Higher current flow to any resistance will be higher voltage. if the resistive element cannot handle the higher current it gets hot and expands (takes on energy) to a state of less resistance...
What im trying to get at is voltage can be seen as a static potential where all the valence electrons are removed and is justified to be voltage potential..
Or it can be see as a dynamic force which is  them going into transit. the speed of their transit while working against the back pressure that restricts them...   so the speed at which the valence electrons can be removed from the electrode may justify electromagnetic force that yields a higher potential of voltage due to velocity of transit in a given second..

I feel we are trying to perpetuate higher states of potential in water and i don't think the electrodes need a quantitative static charge to do so..

Stan refers to them as excitors in the tech brief not once did he refer to them as electrodes

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Re: Electrode Potential..
« Reply #2 on: November 22, 2010, 21:20:58 pm »
One 304 S.S. tube Will become positive charged and the other 304 S.S. tube will Become Negative Charged. Just like he says, he did not stretch the truth on that. 

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Re: Electrode Potential..
« Reply #3 on: November 23, 2010, 07:53:58 am »
One 304 S.S. tube Will become positive charged and the other 304 S.S. tube will Become Negative Charged. Just like he says, he did not stretch the truth on that.

You can Take A Zinc Electrode and an Carbon electrode and Place it into water. The Carbon Carrying 4 electrons in its valence shell will be positively charged as it (Takes In) the electrons in the water Paste (From the "Charged" zinc) carrying only 2 electrons in its valence shell. It is Clear why the carbon here in this case took on the Positive charge! At least it should be, If it is not clear, Stop your work and take up chemistry for a couple of months to help, (Open your mind.)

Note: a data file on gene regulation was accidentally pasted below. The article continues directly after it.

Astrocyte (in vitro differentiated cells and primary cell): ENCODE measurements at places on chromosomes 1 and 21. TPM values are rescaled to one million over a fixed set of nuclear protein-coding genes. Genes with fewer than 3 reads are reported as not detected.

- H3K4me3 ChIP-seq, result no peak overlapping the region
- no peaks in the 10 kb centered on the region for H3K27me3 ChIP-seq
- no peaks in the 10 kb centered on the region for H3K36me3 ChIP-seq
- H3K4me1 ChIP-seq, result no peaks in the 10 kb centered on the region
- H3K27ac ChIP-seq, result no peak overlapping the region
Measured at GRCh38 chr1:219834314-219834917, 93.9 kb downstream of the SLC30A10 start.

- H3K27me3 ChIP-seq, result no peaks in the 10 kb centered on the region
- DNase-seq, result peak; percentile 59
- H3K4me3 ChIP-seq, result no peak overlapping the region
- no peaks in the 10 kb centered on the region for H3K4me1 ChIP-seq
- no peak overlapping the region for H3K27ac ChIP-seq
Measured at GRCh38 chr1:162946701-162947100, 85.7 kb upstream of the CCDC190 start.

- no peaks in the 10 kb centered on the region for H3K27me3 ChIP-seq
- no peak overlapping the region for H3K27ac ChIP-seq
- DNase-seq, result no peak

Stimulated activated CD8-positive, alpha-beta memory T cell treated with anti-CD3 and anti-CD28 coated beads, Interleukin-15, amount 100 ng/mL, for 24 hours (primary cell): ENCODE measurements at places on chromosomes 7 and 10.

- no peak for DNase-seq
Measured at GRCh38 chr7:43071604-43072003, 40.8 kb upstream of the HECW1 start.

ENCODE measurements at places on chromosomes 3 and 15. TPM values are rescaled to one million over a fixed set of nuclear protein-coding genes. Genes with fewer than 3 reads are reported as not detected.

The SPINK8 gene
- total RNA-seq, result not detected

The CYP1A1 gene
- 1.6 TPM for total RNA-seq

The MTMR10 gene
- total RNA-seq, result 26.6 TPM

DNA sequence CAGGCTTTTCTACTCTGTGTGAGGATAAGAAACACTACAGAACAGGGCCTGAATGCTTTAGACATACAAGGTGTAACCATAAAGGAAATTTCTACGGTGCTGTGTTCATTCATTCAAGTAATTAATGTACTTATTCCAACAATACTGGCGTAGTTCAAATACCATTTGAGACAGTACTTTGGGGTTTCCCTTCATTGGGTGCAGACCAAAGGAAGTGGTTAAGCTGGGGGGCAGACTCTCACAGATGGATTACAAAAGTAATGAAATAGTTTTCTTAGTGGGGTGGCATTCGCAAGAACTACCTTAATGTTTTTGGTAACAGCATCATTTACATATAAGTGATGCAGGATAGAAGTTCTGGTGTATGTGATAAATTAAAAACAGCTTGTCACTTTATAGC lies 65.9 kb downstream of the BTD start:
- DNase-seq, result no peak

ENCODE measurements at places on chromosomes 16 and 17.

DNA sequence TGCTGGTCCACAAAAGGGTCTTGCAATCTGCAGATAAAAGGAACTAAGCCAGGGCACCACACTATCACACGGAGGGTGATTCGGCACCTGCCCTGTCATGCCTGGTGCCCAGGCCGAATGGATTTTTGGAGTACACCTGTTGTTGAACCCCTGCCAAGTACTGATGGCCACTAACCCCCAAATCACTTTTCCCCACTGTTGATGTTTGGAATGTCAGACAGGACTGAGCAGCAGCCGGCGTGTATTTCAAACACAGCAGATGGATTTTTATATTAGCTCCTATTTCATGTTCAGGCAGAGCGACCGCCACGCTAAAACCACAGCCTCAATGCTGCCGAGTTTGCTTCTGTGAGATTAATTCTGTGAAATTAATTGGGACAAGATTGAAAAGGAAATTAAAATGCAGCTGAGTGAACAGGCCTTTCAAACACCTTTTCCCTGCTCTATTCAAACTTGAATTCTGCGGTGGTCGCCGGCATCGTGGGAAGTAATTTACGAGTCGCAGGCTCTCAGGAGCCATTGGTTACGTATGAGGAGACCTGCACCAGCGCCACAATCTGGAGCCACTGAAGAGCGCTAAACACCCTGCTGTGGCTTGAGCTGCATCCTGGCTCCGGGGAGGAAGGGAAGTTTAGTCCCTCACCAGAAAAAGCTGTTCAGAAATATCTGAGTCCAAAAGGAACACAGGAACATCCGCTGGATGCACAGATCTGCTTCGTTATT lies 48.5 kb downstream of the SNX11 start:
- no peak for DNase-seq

HOWEVER, Carbon Becomes the Positive electrode because of its valence shells behavior and the zincs behaviour, There Exist a Mystery alloy (Found in NiMh Rechargeables) Wiki, And once this metal Replaces the Carbon The Zinc then becomes the Positive Lead, A very Abnormal behavour and yet (All proven in tap water.)

Take A rechargeable battery apart, Disassemble its TOP with a Tube Cutter. (Remove its Positive anode Arm.) See Just how important the Laughable alloy is for allowing electrons to exit its liquid. You'll quickly see the AA battery become Useless when removing the arm witch Dips into the past. Try Bypassing it with a simple Prob needle from a Multimeter with No Effect!!!

There's a reason Your Fuel cells are oxidizing on its terminal. Can not you understand that by this the electrode potential is None equal (As It Virginly was!) De virginized electrodes with the oxidization only creats a very small electrode potential. IF Both were equal, Electrons wouldn't flow. This can be Tuned with this knowledge. However, Oxidization accures and theres electrolysis.

1 304, Placed Near 1 316L electrode is Better than --- 2 304 electrodes, or even 2 316 electrodes.


if you're wondering what zinc looks like, Check out the tubes in stans video. As you can see when thought to be Stainless steel while viewing the famous youtube video clearly it doesn't look to be ss as the tubes appear dark, or dull. Zinc carries a very similar look, there is also zinc coating, Allthough herman used Nickel.

As your quote stated, (Will Become.) Right you are! But, with a WISE selection, it (Already Is/(Fixed).) The Electrons "in any Paste/Electrolyte" are looking for somewhere to go, It is the Choice of electrode Potential that will determine their electron ejections direction and ionic cation movements!!!!!